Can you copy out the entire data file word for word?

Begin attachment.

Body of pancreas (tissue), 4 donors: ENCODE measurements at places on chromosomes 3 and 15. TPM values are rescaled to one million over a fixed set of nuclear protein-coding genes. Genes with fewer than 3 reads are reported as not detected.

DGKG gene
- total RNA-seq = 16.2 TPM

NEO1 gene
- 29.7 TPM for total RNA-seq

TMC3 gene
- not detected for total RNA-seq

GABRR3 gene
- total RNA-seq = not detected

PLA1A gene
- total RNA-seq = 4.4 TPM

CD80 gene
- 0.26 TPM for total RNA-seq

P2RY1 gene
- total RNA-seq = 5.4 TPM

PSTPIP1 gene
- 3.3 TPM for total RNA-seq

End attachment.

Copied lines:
Body of pancreas (tissue), 4 donors: ENCODE measurements at places on chromosomes 3 and 15. TPM values are rescaled to one million over a fixed set of nuclear protein-coding genes. Genes with fewer than 3 reads are reported as not detected.

DGKG gene
- total RNA-seq = 16.2 TPM

NEO1 gene
- 29.7 TPM for total RNA-seq

TMC3 gene
- not detected for total RNA-seq

GABRR3 gene
- total RNA-seq = not detected

PLA1A gene
- total RNA-seq = 4.4 TPM

CD80 gene
- 0.26 TPM for total RNA-seq

P2RY1 gene
- total RNA-seq = 5.4 TPM

PSTPIP1 gene
- 3.3 TPM for total RNA-seq